The film’s version of 1960s rural poverty is to the real McCoy what the Disney ride is to actual pirates in the Caribbean. You soon suspect the swamp girl is derided by the locals not for her foreign and mysterious ways, or any class condescension, but rather, for her stunning cheekbones, luminous skin, and pearly white teeth.

The entire feel is inauthentic, as if brought to you by Loew’s or Home Depot. The swamp feels more like a fern bar, the town like Smallville, the characters every single archetype you’ve seen before.

We even get Kaya’s ponderous voiceover telling us things we can plainly see, half Marlin Perkins, half Judy Blume.

Kaya grows up and is caught in a tepid love triangle between two disinteresting homogenous actors with the mien of reality tv star brothers who macrame.

Could this be a double murder? Oh to dream!

Sadly, no. Kaya goes on trial for the murder of only Siegfried, not Roy, and perhaps the most boring legal drama in filmic history ensues. The case is so weak, you expect the actor playing the prosecutor to turn to the camera and shrug in apology. Kaya’s defense attorney (David Strathairn) shreds all witnesses with easy politeness, stopping just short of patting them on the head at the conclusion of his cross examination.

With the verdict a foregone conclusion, the reveal (she did/did not do it!) is anticlimactic in the extreme, made worse by the filmmakers’ decision to withhold “how” she did or did not do it.  

It’s all clearly too much for director Olivia Newman, who had some TV episodes on her resume’, to handle. She can’t settle in on any one aspect of the story (the disconnect between town and swamp, the thriller, the abandonment and solitude, the love stories) with any depth so we get a steamed, soggy pu pu platter of platitudinous porridge. The fact that the dull screenplay was written by Beasts of the Southern Wild co-writer Lucy Alibar is both confounding and depressing.

In the end, Kaya becomes a big star. Music swells. Crawdads sing. Cursing of Reese Witherspoon’s reading habits follows.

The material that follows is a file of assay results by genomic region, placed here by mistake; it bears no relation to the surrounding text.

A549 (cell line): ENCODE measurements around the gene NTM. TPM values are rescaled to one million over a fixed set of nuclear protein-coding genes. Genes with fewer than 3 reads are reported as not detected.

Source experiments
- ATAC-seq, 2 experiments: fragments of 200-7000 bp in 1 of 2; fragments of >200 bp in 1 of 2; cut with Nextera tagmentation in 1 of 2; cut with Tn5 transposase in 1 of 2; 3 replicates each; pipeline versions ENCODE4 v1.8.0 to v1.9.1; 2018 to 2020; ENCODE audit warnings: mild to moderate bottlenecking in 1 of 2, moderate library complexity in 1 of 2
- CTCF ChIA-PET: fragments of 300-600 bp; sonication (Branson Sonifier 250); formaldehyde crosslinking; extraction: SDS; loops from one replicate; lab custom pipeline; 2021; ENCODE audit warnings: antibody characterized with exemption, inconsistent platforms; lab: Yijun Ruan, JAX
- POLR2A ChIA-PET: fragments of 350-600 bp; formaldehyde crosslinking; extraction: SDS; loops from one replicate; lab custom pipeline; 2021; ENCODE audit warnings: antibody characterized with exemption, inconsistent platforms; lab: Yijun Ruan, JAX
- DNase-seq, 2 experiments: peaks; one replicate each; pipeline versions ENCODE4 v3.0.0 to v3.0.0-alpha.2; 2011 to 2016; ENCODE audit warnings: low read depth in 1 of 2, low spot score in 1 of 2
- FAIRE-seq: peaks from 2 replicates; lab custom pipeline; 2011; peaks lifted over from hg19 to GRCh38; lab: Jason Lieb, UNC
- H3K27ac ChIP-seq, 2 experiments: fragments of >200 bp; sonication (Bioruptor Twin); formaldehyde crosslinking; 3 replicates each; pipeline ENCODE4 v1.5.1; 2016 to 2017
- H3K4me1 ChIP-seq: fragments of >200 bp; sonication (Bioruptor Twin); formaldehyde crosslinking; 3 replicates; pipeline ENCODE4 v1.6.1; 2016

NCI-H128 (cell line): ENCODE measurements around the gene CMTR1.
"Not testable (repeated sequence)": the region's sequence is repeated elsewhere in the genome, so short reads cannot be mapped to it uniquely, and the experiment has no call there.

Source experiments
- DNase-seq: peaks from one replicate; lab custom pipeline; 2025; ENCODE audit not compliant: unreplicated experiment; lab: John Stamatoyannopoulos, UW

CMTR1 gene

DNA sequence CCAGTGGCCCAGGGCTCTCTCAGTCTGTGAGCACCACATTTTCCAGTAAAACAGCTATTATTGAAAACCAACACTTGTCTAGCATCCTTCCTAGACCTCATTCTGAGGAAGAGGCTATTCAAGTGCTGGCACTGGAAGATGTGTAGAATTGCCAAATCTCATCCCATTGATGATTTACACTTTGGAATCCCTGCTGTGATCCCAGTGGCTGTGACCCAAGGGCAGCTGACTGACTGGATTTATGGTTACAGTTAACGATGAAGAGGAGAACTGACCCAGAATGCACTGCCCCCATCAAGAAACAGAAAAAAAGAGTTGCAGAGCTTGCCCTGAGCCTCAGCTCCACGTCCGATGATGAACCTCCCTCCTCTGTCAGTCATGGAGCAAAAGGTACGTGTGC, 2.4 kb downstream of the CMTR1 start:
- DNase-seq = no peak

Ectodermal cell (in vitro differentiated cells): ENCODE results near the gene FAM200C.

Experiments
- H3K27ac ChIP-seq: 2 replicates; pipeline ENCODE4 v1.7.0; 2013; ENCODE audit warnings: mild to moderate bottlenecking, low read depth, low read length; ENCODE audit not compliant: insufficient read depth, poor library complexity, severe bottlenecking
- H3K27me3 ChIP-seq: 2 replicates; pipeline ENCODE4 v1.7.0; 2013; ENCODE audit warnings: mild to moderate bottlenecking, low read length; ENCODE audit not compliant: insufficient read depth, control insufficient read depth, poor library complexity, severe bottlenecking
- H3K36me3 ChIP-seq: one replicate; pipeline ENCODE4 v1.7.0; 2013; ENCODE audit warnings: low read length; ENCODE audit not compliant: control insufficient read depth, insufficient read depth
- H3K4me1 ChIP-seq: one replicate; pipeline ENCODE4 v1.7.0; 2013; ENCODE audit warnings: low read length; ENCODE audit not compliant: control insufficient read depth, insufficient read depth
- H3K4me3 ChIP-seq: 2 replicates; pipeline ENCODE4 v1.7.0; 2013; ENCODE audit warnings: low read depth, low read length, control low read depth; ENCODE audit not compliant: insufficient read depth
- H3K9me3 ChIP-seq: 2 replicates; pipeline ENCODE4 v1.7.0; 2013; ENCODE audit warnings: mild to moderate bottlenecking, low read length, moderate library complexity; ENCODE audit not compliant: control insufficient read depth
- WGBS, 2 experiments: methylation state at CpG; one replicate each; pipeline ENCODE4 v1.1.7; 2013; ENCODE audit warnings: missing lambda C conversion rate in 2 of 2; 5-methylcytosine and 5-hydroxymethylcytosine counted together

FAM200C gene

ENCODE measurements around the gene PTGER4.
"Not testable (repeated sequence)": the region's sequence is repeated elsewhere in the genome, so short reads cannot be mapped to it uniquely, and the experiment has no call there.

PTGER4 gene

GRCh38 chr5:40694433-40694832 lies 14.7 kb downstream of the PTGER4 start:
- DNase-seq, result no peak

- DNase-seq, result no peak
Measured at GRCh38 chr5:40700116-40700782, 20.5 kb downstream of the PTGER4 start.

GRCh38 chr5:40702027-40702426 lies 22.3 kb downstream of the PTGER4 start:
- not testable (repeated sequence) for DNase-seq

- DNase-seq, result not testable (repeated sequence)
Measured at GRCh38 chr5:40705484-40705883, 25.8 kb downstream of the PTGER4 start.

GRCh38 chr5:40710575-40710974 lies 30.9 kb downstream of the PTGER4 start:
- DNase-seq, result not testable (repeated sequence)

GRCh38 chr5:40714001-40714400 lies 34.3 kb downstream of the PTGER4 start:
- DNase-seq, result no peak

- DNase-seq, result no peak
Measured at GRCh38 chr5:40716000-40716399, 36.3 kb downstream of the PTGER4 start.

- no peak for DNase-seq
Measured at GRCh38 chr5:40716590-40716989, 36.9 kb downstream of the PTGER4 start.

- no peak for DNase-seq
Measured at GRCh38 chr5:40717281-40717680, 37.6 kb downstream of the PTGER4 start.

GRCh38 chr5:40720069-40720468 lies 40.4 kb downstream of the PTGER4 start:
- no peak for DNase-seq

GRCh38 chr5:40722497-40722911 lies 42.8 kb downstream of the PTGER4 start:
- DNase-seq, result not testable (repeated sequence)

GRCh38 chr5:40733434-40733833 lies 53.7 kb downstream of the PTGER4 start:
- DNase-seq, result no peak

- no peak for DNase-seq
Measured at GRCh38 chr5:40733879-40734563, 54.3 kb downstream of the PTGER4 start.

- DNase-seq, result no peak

On Netflix.

BJ Novak‘s black comedy nicely straddles the line between laugh-out loud funny and acerbically insightful. Ultimately, a culture class vehicle, the film also hits every one of its marks in blue and red America.

Ben Manalowitz (Novak) is a NYC writer who longs to host a hot transformative podcast, a vessel for his views of America. When we meet him, he is so hiply ironic and up his own butt, there’s not a lot to root for. But we do, because he seems adrift and in struggle for meaning. Once you get past all his posturing, he also seems decent, if weak.

Novak’s Ben reminds me of Lena Dunham’s Hannah Horvath in Girls, a clearly unsympathetic protagonist shown in an unflattering light who still manages to elicit empathy. Novak skewers himself mercilessly (shout out to John Mayer, whose one scene with Novak is a hilarious, ostentatious riff between two “bro’s” that introduces Ben and what he is about with economical precision), but stops short of the cartoonish, offering a balanced portrayal of a narcissistic guy with bite-sized intellectual pretensions who also wants to be a good dude.

When Ben gets a call from a distraught man in Texas telling him that his sister and Ben’s girlfriend Abilene is dead, it takes Ben a minute to realize that she was just one of his many occasional hookups, one who must have told her family that he was her steady boyfriend back in the city.  Ben takes an extra beat to see a trip to Texas for Abilene’s funeral as an opportunity to immerse himself in some of the America he waxes so philosophically about. Upon arrival, a hot podcast is born.

Ben is the quintessential fish-out-of-water, and in lesser hands, the film would have had little to say about the cultural divide while maximizing the pratfalls and faux pas of a NYC Jew in shitkicker county. Or, the picture would have jettisoned the funny for deep intonement about the state of our current national fracture, such as it is. 

Novak smartly balances both elements while crafting a genuine connection he makes with Abilene’s family.  A scene where Ben attends a rodeo is gut-busting, another where he interviews Abilene’s record producer (an impressively soulful Ashton Kutcher) is thought-provoking and intelligent, and the deeper his dive into fly-over country, the funnier and more meaningful the picture becomes. Novak takes hard, amusing, and accurate shots at everyone’s station with a humility that elevates the movie.   

The picture suffers just a bit at the end from repetition (a little Ashton Kutcher goes a long way) and a discordant, implausible cherry on the top, but no matter.  Very sharp, very tight, highly recommended.                   

On Amazon Prime.

I’ve seen this film, conservatively, a dozen times. I cannot turn it off. It is flawless, and I never tire of watching. It is not just an exemplary historical drama and period piece, which would appeal to me more than others, but it is one of the finest films ever made.